The Irish Ulysses

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University of California Press, 1. jan. 1997 - 391 síđur
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In a radical new reading of Ulysses, the author explores James Joyce's twentieth-century epic as a work of Irish literature, arguing that previous criticism has distorted our understanding of Ulysses by focusing on Joyce's English and Continental literary source alone. Challenging conventional views that Joyce rejected the agendas of Irish cultural nationalists and the Irish literary revival, Tymoczko demonstrates that Ulysses "translates" Irish imagery, myth, genres, and literary modes into English. Her argument is supported by extensive research showing that Joyce was exceptionally well informed about Irish literature through popular culture, his study of the Irish language, and his specialized reading. For the first time, Joyce emerges as an author caught between the English and Irish literary traditions: one who like later post-colonial writers, remakes English-language literature with his own country's rich literary heritage. The author's exacting scholarship makes The Irish "Ulysses" required reading for Joyce scholars, while the theoretical implications of her argument - for such issues as canon formation, the constitutive role of criticism in literary reception, and the interface of literary cultures - will make this an important book for literary theorists. This is a work of scholarship that will change our understanding of one of the century's greatest writers.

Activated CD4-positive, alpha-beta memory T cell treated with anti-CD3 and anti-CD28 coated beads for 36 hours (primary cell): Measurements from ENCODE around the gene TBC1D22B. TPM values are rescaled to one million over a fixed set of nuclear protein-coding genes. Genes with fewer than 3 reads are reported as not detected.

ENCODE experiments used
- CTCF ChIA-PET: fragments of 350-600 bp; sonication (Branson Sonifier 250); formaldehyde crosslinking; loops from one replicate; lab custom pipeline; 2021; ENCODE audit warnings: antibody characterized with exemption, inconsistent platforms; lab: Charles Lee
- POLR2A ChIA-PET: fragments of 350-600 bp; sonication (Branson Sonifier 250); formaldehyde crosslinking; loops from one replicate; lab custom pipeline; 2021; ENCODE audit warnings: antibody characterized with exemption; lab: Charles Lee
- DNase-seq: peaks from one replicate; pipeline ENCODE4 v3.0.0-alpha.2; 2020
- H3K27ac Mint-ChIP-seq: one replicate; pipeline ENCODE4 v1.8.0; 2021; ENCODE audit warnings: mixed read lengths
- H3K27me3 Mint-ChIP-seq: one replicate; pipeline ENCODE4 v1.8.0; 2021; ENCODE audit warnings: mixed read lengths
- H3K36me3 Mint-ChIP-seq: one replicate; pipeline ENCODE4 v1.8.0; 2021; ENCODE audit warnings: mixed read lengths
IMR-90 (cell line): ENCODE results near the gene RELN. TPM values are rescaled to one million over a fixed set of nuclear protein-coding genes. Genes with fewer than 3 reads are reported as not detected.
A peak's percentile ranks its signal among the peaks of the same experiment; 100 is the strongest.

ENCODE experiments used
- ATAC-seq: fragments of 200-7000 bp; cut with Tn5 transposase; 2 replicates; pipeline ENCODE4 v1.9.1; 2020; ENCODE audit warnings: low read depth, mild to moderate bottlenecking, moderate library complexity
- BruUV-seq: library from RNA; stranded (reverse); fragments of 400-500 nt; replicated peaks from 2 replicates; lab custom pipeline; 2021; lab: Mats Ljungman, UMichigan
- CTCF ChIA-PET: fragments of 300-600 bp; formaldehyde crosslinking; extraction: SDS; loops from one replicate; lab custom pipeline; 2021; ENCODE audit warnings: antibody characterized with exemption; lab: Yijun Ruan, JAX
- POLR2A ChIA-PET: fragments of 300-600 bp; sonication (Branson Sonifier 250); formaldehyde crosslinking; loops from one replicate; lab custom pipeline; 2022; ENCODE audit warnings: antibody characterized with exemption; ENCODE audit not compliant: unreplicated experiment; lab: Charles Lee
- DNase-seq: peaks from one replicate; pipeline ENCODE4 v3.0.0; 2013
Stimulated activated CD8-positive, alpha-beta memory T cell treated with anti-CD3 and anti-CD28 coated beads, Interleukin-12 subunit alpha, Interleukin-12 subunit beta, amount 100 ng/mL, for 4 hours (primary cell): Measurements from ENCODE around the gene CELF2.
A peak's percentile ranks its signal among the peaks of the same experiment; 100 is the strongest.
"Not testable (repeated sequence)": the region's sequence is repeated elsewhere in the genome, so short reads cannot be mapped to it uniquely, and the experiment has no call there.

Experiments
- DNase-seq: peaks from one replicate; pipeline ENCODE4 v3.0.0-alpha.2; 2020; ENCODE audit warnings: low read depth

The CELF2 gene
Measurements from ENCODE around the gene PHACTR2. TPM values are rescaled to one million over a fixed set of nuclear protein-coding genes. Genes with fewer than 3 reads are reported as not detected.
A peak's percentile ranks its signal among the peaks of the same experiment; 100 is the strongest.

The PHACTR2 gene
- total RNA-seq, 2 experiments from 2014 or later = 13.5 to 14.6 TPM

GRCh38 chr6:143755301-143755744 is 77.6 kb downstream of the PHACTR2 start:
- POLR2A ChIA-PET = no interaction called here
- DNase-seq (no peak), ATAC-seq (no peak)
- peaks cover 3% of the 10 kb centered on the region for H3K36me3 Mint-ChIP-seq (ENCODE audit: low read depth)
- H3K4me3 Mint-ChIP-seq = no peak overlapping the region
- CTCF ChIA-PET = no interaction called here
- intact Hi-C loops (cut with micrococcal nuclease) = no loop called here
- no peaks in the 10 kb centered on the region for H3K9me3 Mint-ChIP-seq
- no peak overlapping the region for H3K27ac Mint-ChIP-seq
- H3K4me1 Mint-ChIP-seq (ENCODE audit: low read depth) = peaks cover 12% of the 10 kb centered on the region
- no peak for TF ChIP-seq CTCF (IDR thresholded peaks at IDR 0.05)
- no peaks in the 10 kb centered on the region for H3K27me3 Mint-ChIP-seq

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Efni

Incipit
1
3
54
Sovereignty Structures in Ulysses
96
Genre Echoes from Early Irish Literature
138
Joyces sovereign vision of an Irish other world
212
Irish literature
237
Conversation and oral transfer of information about early
269
Conclusion
325
Works Cited
351
Index
373
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Um höfundinn (1997)

Maria Tymoczko is Professor of Comparative Literature at the University of Massachusetts.

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